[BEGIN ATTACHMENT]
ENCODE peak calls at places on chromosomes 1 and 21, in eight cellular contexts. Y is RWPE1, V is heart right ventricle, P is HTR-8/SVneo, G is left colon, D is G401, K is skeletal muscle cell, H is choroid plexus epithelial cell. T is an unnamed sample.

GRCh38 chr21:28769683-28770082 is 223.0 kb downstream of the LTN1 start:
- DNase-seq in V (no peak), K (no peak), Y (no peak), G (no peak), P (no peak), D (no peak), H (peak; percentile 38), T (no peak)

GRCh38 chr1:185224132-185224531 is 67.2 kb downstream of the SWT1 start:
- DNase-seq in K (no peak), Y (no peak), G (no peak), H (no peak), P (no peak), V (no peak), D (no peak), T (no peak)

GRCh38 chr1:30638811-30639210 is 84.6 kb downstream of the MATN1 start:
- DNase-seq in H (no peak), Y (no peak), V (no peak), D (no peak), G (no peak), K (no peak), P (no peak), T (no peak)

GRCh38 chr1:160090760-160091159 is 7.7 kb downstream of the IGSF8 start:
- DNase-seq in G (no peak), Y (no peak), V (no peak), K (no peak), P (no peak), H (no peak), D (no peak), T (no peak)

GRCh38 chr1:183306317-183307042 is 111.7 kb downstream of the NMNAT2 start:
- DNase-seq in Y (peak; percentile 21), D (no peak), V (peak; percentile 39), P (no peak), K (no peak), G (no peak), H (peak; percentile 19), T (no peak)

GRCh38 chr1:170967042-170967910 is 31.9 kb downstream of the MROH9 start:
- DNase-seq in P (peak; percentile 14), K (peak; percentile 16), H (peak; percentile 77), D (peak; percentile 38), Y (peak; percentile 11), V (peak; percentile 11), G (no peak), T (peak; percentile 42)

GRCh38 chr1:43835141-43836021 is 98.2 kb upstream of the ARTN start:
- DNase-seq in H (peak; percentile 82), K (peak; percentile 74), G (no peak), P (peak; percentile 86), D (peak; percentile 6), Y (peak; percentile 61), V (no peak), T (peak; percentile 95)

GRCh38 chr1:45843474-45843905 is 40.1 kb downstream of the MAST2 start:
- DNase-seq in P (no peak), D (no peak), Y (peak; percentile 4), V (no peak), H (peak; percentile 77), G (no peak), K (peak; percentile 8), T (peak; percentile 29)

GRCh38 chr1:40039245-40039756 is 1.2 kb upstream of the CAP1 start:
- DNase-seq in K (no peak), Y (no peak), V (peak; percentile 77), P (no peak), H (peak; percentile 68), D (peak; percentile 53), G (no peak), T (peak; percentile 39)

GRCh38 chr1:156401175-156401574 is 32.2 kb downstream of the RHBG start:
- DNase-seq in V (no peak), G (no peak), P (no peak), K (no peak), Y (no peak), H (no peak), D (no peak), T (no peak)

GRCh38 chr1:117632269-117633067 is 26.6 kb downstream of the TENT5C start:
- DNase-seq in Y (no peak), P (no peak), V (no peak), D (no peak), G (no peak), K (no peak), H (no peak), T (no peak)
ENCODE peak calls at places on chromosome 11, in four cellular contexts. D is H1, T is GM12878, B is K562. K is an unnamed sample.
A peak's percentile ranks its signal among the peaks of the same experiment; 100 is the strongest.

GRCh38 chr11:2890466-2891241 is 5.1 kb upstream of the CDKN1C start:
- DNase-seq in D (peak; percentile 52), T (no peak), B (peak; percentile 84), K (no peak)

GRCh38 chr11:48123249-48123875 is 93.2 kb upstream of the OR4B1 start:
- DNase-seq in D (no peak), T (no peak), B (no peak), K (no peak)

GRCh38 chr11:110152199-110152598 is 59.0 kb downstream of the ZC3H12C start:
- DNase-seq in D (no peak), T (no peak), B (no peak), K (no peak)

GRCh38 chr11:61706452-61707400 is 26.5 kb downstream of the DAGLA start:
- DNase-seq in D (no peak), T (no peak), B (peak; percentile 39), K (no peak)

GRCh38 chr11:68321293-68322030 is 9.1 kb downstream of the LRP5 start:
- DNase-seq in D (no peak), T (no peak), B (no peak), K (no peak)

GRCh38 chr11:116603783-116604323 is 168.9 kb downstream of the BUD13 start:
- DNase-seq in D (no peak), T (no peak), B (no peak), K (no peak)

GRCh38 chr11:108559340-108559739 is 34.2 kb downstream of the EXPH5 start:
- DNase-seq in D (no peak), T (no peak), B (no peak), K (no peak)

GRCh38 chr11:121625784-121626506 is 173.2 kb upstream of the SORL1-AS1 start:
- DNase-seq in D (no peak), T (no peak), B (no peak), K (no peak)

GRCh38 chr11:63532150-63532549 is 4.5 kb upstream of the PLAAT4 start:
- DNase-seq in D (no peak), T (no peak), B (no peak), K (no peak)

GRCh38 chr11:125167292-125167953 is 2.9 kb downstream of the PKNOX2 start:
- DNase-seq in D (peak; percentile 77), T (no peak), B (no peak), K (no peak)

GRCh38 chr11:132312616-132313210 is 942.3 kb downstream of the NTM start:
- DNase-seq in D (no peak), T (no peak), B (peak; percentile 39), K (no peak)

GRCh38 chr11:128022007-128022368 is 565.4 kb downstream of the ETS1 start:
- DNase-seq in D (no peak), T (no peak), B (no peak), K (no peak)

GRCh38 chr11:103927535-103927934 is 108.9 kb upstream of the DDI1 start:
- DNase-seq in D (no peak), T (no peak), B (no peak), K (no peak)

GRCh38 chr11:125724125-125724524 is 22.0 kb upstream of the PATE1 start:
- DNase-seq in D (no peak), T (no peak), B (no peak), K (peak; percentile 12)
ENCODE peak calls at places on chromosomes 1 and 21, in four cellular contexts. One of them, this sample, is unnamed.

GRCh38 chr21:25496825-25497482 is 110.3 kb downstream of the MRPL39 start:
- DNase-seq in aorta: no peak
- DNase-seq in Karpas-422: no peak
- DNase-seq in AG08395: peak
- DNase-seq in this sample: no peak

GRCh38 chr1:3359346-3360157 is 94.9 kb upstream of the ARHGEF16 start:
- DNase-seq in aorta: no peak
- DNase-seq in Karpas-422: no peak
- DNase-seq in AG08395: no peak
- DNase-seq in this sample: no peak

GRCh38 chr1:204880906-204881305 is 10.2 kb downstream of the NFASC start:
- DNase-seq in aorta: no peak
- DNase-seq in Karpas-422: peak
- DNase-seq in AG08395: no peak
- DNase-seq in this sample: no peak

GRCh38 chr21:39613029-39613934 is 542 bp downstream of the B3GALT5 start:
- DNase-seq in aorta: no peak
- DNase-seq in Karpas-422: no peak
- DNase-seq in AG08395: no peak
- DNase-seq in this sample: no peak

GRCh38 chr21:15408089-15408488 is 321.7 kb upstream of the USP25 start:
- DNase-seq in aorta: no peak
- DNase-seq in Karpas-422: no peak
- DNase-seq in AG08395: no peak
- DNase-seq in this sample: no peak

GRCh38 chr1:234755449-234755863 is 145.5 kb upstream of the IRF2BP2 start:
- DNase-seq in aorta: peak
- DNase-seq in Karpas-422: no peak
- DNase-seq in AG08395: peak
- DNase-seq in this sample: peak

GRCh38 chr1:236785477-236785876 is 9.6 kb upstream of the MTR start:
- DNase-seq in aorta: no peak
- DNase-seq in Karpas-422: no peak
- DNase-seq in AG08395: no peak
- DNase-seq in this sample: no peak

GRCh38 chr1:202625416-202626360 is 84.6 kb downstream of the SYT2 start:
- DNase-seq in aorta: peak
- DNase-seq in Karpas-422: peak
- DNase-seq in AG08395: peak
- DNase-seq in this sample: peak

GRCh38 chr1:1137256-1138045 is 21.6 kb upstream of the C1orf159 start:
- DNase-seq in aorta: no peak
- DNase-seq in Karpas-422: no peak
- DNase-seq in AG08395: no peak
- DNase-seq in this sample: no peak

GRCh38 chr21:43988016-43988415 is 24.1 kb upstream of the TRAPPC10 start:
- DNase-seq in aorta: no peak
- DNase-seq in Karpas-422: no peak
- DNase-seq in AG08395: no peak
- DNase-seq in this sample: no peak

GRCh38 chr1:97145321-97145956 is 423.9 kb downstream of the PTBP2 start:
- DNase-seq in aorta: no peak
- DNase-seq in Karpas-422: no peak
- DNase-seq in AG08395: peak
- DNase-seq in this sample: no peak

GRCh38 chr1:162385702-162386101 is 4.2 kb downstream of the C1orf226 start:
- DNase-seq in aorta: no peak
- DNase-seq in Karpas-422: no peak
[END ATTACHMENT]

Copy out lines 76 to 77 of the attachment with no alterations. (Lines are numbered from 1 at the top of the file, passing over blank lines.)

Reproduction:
- DNase-seq in aorta: no peak
- DNase-seq in Karpas-422: no peak